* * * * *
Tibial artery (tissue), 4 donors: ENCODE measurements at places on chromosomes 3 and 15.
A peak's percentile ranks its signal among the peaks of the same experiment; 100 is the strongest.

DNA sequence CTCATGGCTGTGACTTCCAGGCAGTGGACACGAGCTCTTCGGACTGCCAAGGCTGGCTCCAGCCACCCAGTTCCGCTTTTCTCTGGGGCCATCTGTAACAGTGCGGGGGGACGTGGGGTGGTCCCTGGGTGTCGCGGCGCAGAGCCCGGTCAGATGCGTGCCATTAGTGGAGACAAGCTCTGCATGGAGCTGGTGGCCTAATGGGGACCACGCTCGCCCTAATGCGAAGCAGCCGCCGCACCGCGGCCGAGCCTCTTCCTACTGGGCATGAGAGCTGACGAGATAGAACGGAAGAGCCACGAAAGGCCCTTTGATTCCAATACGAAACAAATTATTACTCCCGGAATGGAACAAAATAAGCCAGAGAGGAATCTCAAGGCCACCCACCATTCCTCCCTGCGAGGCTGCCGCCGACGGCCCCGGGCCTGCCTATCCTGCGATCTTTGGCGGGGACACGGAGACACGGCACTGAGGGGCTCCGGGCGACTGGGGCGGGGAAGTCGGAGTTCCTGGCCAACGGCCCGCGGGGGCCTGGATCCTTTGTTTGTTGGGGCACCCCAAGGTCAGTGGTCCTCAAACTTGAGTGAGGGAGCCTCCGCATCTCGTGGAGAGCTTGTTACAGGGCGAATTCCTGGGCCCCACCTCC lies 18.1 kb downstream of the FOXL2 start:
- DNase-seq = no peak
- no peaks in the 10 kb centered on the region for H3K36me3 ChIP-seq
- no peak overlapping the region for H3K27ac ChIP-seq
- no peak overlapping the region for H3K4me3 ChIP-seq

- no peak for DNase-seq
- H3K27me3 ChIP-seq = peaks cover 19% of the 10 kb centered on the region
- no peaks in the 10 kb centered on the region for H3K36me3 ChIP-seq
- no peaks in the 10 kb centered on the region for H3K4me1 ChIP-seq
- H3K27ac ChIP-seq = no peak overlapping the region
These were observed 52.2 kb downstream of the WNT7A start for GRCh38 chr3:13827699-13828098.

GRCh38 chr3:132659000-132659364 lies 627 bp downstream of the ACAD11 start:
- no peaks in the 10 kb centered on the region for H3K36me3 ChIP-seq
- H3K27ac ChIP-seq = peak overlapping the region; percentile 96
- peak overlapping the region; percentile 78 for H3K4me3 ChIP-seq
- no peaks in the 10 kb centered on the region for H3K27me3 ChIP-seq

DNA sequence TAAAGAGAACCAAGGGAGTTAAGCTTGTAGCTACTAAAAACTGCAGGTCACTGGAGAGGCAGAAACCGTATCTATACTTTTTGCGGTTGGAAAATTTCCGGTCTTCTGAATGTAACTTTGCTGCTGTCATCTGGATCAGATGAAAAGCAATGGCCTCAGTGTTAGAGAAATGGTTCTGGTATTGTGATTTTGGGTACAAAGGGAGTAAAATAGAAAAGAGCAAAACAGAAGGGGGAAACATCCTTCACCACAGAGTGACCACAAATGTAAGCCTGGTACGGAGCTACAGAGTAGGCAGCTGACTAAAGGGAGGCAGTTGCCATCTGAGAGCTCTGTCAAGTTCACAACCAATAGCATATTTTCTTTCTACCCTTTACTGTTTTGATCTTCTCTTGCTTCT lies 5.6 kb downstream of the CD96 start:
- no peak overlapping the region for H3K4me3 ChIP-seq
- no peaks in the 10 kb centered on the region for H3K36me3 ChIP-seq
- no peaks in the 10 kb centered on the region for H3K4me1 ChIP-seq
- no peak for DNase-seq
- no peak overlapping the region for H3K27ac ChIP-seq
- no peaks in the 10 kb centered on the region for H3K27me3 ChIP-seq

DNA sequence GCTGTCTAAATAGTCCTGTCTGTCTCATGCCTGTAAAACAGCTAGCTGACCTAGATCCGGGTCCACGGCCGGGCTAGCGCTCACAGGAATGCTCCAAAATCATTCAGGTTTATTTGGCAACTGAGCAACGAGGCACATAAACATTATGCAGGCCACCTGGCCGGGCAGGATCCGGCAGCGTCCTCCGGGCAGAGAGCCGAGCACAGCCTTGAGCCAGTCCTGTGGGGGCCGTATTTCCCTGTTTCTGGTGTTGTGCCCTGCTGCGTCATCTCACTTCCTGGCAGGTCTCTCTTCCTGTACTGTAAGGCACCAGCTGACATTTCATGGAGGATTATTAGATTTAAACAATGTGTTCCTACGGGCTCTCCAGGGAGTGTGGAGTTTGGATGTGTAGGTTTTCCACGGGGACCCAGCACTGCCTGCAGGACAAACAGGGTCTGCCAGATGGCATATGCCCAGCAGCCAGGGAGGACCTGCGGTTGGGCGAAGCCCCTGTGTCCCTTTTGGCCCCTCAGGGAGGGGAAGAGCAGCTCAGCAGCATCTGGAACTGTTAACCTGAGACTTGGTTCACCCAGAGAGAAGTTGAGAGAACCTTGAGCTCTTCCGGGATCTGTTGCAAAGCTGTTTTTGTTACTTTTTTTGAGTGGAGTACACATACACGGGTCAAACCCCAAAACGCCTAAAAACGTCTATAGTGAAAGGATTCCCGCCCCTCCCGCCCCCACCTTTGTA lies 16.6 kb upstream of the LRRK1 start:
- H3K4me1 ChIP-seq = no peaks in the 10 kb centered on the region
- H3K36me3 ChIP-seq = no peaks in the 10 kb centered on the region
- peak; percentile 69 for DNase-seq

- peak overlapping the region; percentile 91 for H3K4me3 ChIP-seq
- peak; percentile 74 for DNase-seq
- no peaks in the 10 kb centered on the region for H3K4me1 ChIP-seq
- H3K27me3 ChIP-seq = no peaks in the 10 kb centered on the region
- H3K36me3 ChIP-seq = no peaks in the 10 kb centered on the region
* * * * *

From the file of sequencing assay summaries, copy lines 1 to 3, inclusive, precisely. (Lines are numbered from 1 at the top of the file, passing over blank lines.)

Tibial artery (tissue), 4 donors: ENCODE measurements at places on chromosomes 3 and 15.
A peak's percentile ranks its signal among the peaks of the same experiment; 100 is the strongest.

DNA sequence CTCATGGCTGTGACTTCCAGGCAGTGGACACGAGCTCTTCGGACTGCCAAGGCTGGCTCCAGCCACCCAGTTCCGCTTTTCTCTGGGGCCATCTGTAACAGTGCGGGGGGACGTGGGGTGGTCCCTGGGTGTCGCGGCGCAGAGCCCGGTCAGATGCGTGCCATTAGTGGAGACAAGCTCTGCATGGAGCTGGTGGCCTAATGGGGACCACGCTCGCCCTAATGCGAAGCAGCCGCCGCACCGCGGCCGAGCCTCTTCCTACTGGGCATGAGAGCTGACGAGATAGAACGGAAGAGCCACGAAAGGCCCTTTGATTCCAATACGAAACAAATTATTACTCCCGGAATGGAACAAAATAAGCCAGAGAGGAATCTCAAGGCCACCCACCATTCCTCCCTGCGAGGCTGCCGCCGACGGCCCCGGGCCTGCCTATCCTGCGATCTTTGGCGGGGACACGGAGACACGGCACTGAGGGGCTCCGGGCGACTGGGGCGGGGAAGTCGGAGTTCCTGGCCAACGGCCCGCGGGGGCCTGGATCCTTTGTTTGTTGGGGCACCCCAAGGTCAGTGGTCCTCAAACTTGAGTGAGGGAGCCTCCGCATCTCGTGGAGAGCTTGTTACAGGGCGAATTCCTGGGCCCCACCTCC lies 18.1 kb downstream of the FOXL2 start: